The success of the alliance between Renault and Nissan Motor is due to our ability to unlock the potential of our cultural diversity -- both across the alliance and within the individual companies. The alliance's management teams are made up of not only Japanese and French employees, but those from many nationalities from all around the world. At Nissan alone, 20 of our 52 executive officers are from outside Japan and represent more than 10 different nations. Of our 10 executive committee members, half are Japanese and half are from outside Japan.
But simply being diverse is not enough. The challenge is how to achieve unity through diversity and maximize its potential. That has been an important goal for me as CEO. If you look at the world's automobile market, 90 million cars are sold annually, and only 5% of those are Japanese cars sold in Japan. Meanwhile, Nissan does business not only in Japan but in more than 160 countries and regions, and we have employees of various nationalities who are experts in their own region, each with significant experience. As Japanese and non-Japanese work together and learn together, this cooperation contributes to our overall performance. Our differences are many, but our potential together is great.
Gender diversity has also been a focus of my leadership. In 2004, I created a department called the Diversity Development Office, which reported directly to me. This was not a social decision, it was a business one. About 65% of car-purchase decisions all over the world are made by women; however, most decision-makers and workers in the car industry are men. This discrepancy doesn't make sense from a competitive sustainability standpoint.
We are making progress to support women entering leadership positions. Women will soon occupy 10% of the managerial positions at Nissan in Japan. The global average is 13%. In 2008, Nissan was the first Asian company to win the U.S.'s Catalyst Award, given to businesses that contribute the most to the advancement of women in society. We received a similar award in Japan. There are plenty of opportunities for women, and this is just the beginning of it.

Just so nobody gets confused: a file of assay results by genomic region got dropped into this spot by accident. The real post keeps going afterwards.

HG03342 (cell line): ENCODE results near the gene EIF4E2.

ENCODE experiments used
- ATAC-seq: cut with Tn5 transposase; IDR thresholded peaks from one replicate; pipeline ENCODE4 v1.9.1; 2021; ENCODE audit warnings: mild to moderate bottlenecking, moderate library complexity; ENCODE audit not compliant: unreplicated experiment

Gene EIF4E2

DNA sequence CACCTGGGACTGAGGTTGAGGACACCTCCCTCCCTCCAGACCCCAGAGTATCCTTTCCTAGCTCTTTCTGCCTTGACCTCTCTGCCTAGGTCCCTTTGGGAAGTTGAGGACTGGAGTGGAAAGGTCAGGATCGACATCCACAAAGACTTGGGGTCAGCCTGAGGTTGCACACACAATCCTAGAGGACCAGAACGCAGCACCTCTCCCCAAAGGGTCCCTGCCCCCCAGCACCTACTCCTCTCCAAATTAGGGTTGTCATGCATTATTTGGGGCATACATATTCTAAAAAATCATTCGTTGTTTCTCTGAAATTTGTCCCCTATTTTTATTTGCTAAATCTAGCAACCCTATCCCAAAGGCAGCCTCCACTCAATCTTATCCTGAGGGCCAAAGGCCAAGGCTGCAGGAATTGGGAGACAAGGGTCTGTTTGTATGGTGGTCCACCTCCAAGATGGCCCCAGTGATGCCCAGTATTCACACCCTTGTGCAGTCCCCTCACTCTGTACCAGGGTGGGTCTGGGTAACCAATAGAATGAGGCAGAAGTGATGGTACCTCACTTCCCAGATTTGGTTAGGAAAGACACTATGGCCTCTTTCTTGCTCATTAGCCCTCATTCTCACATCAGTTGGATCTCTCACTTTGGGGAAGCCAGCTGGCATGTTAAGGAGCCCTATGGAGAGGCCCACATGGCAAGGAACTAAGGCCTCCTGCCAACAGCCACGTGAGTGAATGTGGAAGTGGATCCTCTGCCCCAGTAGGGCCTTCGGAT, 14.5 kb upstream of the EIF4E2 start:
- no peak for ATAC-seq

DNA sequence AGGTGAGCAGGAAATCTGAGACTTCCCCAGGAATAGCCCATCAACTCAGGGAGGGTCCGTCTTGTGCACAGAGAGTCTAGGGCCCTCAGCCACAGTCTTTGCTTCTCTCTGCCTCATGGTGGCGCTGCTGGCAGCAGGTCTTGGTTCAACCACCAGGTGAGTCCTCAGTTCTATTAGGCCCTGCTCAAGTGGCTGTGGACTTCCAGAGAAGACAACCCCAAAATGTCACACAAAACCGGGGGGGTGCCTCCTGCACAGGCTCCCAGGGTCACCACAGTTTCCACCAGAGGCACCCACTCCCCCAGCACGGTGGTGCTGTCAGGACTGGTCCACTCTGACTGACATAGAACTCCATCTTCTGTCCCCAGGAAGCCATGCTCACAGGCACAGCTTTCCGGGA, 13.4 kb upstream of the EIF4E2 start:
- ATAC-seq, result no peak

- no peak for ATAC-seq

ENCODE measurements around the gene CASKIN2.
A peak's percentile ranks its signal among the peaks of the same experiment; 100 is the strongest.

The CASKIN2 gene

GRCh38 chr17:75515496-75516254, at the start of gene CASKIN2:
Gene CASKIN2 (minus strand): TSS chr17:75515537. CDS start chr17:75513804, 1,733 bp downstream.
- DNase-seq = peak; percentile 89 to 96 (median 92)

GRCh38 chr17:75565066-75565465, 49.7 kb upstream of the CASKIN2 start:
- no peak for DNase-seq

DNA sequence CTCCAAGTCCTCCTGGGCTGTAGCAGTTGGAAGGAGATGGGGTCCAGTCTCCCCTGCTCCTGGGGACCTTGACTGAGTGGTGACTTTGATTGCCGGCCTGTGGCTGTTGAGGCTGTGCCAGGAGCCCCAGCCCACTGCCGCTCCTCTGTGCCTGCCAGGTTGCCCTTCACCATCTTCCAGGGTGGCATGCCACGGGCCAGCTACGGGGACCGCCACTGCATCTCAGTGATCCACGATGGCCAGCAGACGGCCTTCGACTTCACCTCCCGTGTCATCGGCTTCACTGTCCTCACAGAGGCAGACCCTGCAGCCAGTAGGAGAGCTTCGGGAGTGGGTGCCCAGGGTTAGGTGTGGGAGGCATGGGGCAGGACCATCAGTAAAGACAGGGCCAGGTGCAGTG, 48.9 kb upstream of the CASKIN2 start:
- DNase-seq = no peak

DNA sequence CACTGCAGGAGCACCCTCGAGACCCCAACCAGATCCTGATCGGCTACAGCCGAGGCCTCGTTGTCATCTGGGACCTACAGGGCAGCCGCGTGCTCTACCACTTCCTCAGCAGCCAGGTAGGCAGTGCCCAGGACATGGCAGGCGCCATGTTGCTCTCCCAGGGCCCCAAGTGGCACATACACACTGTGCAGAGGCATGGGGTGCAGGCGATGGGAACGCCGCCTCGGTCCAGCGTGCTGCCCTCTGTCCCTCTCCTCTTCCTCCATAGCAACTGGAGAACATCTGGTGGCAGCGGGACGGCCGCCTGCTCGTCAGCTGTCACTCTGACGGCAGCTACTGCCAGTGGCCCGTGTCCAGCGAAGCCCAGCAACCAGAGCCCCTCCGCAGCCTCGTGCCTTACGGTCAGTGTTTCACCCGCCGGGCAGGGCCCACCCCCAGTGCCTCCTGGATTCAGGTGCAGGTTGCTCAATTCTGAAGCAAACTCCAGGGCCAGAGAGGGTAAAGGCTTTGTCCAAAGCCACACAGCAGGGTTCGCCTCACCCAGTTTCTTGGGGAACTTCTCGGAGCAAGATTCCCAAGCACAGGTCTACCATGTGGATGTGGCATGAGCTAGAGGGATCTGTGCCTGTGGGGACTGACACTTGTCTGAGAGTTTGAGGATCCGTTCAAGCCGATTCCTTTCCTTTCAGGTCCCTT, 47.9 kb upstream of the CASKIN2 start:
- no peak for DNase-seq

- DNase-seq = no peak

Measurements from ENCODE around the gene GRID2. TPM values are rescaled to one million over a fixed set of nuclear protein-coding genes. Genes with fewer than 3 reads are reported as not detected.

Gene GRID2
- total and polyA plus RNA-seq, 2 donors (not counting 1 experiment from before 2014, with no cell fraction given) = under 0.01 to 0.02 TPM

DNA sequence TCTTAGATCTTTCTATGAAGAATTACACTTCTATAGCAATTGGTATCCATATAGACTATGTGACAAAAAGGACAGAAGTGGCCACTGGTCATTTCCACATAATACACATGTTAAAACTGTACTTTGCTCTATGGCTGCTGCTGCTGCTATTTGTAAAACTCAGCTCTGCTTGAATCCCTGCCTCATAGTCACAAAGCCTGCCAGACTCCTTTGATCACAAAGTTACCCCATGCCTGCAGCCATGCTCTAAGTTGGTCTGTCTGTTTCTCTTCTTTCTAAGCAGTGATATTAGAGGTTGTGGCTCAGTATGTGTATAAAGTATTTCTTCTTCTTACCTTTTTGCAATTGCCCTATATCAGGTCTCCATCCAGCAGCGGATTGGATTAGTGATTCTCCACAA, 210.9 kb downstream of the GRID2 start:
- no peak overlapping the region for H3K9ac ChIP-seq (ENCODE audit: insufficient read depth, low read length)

I believe that both cultural diversity and gender diversity give Nissan an advantage over other Japanese automakers. It is important to have a workforce that reflects our diverse customers all over the world. It is also a source of strength in times of crisis: After the March 2011 earthquake, for example, Nissan fared better than other companies because we have spent a lot of time focusing on how we communicate ideas and work as cross-functional teams. When crisis hits, we know that we can draw support from many different regions.
In a globalized world, the ability to manage diversity is only going to become more critical for any leader. If you can build a company with different cultures working together, you're going to get the best out of every culture -- and deliver the best results for your company. Nissan is proof of this.
Carlos Ghosn is chairman and CEO of Nissan Motor Co., Ltd.
Read more installments of My Personal History: Carlos Ghosn